I am in the process of sorting out my stereo and found you information really useful.

Keep up the good work.

Sick Smallwood

Thanks Nick!
I have now come to expect the usual flurry of abuse and/or jealous comments, but it's nice when somebody 'gets' it. It's just a car that I did something a bit different with to make it right for me - after all, it's my car and I'm the one who's going to be driving it for the next X years. I'm not saying everyone should do the same. However, no one who's seen the car in person has been anything other than amazed at how gorgeous it is. 2 folks have seperately called it a 'baby Aston Martin', one called it a 'TVR that looks good on the outisde as well!', and none of them saw any of the audio bits. A guy asked me yesterday if I was planning to get a stereo, and where would I put the speakers?! I pointed out that the speakers were already in the car.

Don't worry. It's a common misconception that anyone who installs car audio with an amp is just after volume. My amp is not only necessary to run my head unit (which does not have a small built-in amp like most off-the-shelf head units do) but also to give the whole system extra power. Now this is not for volume (I could turn up my old amp-less system plenty loud if I wanted to) but basically the more power you have to the system, the LESS you need to turn it up in order to hear the same clarity in the music. And if I do decide to crank it up with the top down, the car next door will be treated to some 'proper' music - my Motown collection, or perhaps the Kinks. All in perfect clarity - not just some bmmph bmmph dance beat escaping from the boot!

BTW, I grew up in Nottingham - you couldn't get me back there if the rest of the country was on fire! ; )

To Bob in Charleston, the speaker wires are 'marked' to indicate polarity by a raised strip on the side of one of the paired wires. You can use this to indicate positive or negative. It's obvious if you're looking for it, but easy to overlook if you're not. All the speaker wire I've ever seen is marked this way.
Sally, thanks for all the good ideas; have a great time driving it.

Joe Ullman

Sally, you mention on your site that this 'Vinylkote' product is still being made. Would you have an address for the company?

Very nice site Sally and your car is stunning.
James Skinner

Sally, My point is not that you will go around creating the sort of noise pollution that some do, but that your choice of music is not mine. What you regard as "proper" music may or may not be what I regard as such, or appreciate. It's just that if I am listening to something else - or nothing at all - I should have the right to do so without others imposing their tastes on me. Whatever the clarity; and even if our tastes are the same, I just want to hear what I have chosen to - without having to hear others' choice of listening as well.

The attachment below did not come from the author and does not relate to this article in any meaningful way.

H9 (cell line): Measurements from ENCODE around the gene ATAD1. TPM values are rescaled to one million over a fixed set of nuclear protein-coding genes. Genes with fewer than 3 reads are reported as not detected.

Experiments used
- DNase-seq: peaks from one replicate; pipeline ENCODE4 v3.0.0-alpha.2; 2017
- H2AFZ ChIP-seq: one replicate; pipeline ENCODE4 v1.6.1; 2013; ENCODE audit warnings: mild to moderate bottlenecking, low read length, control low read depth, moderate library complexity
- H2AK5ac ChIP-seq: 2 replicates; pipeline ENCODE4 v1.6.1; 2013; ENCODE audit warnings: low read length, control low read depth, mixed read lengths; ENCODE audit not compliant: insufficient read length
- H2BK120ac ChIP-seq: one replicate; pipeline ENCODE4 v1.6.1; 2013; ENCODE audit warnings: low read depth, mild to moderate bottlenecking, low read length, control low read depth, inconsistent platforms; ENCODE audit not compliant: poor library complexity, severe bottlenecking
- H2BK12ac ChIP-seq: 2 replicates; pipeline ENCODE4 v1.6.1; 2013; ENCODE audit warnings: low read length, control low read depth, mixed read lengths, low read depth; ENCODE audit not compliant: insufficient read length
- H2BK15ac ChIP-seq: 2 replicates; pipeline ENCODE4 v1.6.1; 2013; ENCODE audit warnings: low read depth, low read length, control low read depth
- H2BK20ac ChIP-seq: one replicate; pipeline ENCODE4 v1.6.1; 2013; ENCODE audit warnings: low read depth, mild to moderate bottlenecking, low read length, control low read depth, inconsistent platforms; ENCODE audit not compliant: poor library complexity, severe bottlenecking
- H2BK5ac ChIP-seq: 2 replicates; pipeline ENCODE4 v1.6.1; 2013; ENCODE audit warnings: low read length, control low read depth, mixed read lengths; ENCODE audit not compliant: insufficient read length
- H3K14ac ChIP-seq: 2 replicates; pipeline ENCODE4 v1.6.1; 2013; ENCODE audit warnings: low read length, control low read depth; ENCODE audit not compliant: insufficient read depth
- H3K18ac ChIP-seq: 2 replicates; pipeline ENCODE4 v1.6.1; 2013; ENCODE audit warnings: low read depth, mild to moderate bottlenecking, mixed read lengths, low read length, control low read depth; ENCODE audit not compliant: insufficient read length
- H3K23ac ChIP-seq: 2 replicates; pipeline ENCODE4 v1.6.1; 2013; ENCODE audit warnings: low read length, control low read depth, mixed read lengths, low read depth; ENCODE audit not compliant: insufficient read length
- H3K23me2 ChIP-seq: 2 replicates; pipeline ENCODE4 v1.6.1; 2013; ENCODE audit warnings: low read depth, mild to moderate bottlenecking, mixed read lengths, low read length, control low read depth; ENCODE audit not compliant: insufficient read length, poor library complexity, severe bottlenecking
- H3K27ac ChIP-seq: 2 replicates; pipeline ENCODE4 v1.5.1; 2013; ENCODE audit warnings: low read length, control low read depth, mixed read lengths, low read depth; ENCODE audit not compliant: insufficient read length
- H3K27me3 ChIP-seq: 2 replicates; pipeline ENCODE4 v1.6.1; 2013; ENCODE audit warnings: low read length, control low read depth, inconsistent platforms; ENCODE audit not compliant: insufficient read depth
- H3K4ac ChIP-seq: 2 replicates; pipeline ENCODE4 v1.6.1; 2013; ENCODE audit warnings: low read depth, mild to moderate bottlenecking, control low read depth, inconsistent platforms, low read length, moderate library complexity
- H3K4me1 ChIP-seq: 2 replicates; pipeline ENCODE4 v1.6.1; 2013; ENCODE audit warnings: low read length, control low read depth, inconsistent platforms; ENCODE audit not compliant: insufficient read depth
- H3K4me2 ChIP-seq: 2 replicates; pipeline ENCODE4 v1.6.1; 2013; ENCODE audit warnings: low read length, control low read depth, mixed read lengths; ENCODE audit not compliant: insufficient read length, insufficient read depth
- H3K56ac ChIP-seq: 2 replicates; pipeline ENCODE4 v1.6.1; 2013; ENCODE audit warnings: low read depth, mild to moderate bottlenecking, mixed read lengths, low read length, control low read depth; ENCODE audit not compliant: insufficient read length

Ianm Thomson


Yes, I did understand the point you were making - and I agree with you fully, as my reply stated. The last part (about the Kinks) was thrown in for humour. You're not American, are you?!...

ian thomson

Point Ian is that if you read any of Sally's website you would see that she wrote extensively about how she is far more interested in sound quality, than loudness. She in fact said that she was not interested in the latter.
It's not vitally important, but for Christ sake if you must moan go and moan about something relevant.
Warwick Blench

Great looking motor Sally, Not sure about the Wolfrace wheels though. They are a bit seventies Starsky and Hutch for my taste. Did you think about knock off Halibrands? Rest of it looks blistering (in the best sense of the word that is).
Warwick Blench

Sally, when you get the car back do tell how the sound is. I was told by an excellent local stereo installer that it probably wasn't worth putting a really high-end system into a roadster because the car was simply too bloody loud, unaero, etc. ... but if that's wrong and you do find it works well, would be very interested. I mean, doubtless it will sound super at lower speeds but I use my MG mostly for longer trips at relatively high speed. Also, how powerful is that big McIntosh amp? I couldn't seem to find it on the site ... what did you end up doing for the subwoofer ... you were thinking about placing it behind the driver's seat IIRC ... but I don't think that would be possible in my case b/c I could not then move the seat back enough.

I would think that RV8-style hood/top, while I'm not really wild about the rear window, would greatly help on the noise front with all the insulation, etc.

Same as Warwick, I love it but I'm not crazy about the wheels. (I thought real Wolfrace wheels were kind of like they put on the 240z's ... with 5 kidney-shaped cutouts and a fairly consistent concave dish? ... a lot of folks have those on their BV8s so they must fit too.)

Super minor point ... I'd probably put the MGB nameplate back on the trunk!


Starskey & Hutch - cooool! (I'm a child of the '80's). It _is_ a '70's car though, so I think the '70's wheels are well suited. My second choice was knock-on Minilites, but I do find them a bit boring - every MGB I see has either wires or Minilites (or replicas), and I obviously can't have wires because of the V8. There were some deeper dished Slot Mags Wolfrace made, but mine are genuine Wolfrace Slot Mags too - just a more subtle version. They were on another MGB before I got them. I love those deeper ones, but these were the only ones I could find, and they're near enough for now.

The RV8-style hood, combined with all the Dynamat and soundproofing carpet, cuts out a huge amount of road/wind/engine noise (and that big rear window is a god send for rear vision!). I think getting a great sound from the system when the top is up will be no problem at all. With the top down and at speed we might have a bit more of a problem, but I'll soon find out and I'll let y'all know.

As for the MG boot badge, that's just my personal preference. I'm always a "less is more" kinda person. Don't like logos, think the design/shape should speak for itself. I guess it must look odd if you're used to the badge being there though - I'm so used to it now that the badge looks fussy and cluttered. Besides, it's easier to add one later than to take it off once it's on!


The McIntosh (MCC446) is 4 Channel x 55 Watts + 2 Channels x 110 Watts. Still undecided about the sub. The audio is the next big job...


Car is looking great--anxious to see the final audio layout espessially the placement of the tweeters.
James Johanski

This thread was discussed between 13/06/2001 and 21/06/2001

MG MGB GT V8 Factory Originals Technical index

This thread is from the archives. Join the live MG MGB GT V8 Factory Originals Technical BBS now